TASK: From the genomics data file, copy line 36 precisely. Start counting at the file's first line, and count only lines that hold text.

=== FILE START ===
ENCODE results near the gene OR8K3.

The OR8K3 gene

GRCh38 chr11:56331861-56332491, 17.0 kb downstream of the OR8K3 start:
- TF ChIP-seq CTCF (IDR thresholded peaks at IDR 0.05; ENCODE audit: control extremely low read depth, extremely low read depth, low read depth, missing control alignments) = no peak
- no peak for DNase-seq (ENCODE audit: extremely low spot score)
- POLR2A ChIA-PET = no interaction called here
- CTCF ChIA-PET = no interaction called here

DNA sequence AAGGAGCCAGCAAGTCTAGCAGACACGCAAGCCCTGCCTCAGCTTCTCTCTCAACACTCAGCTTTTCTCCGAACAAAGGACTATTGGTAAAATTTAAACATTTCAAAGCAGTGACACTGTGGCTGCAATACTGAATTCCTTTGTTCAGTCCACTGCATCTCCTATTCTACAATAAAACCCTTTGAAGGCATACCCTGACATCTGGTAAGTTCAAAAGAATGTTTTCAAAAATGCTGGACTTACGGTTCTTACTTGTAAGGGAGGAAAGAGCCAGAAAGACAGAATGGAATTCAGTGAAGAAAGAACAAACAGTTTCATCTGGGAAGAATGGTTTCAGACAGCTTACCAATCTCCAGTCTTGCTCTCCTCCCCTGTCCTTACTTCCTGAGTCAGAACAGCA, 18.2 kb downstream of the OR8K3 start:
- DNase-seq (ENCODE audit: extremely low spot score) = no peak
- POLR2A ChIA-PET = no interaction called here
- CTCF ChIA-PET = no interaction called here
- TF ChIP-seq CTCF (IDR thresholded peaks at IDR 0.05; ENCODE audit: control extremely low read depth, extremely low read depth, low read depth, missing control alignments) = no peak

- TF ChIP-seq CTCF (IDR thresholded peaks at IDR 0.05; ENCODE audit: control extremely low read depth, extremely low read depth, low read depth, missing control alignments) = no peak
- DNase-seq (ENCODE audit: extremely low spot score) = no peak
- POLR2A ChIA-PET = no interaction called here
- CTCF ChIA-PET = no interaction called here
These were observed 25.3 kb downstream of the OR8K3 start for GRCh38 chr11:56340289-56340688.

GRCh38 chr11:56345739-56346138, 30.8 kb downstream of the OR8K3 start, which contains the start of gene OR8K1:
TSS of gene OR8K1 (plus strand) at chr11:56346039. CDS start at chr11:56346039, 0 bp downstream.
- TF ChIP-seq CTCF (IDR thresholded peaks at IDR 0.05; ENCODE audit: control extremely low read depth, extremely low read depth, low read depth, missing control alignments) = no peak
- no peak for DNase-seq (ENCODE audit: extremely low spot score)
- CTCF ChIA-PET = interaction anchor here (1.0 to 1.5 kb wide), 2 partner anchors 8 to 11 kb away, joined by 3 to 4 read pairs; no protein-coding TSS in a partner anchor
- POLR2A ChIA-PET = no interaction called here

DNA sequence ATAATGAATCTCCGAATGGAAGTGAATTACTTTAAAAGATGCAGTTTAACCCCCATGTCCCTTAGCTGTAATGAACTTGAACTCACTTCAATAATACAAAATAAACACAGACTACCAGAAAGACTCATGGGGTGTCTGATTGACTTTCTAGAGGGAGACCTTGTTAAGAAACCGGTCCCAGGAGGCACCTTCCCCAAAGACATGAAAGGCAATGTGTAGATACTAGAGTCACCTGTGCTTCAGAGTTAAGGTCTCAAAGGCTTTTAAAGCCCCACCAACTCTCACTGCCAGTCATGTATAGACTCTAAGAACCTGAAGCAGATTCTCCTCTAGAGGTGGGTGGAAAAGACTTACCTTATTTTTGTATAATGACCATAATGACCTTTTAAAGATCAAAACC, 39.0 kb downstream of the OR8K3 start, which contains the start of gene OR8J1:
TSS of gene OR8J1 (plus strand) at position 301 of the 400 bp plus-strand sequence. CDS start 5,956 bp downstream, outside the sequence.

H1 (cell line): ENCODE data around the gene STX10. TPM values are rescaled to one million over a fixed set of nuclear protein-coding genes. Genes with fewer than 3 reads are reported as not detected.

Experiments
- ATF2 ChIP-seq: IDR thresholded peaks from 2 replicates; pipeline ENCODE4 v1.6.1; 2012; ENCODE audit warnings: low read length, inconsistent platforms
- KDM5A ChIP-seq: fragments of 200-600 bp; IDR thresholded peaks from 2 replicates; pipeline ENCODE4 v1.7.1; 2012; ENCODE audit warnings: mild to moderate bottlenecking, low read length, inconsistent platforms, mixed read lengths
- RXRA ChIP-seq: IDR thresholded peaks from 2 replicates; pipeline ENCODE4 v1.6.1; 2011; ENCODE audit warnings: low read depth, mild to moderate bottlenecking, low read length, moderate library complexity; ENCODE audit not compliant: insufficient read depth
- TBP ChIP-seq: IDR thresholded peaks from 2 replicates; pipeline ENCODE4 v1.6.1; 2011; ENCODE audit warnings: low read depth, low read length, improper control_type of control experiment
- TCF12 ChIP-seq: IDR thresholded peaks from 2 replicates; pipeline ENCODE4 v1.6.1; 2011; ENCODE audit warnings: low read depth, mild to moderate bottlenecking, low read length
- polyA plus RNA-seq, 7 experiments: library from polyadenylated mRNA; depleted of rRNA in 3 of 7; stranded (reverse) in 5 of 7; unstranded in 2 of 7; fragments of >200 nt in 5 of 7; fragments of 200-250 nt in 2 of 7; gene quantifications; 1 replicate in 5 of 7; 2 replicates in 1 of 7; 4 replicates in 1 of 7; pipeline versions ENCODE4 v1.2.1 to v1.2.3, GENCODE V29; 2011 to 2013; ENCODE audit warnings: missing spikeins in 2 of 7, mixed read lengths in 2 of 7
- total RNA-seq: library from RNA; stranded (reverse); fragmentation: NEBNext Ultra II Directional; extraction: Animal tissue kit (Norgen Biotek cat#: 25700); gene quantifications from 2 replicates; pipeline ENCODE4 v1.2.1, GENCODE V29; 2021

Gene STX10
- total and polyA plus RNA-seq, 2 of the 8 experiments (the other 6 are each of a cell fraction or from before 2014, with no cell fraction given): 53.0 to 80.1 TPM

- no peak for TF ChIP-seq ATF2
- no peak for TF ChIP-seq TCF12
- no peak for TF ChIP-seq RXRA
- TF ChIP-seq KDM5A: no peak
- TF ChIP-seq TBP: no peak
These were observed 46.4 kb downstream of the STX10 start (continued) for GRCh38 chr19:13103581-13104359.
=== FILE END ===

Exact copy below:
- total and polyA plus RNA-seq, 2 of the 8 experiments (the other 6 are each of a cell fraction or from before 2014, with no cell fraction given): 53.0 to 80.1 TPM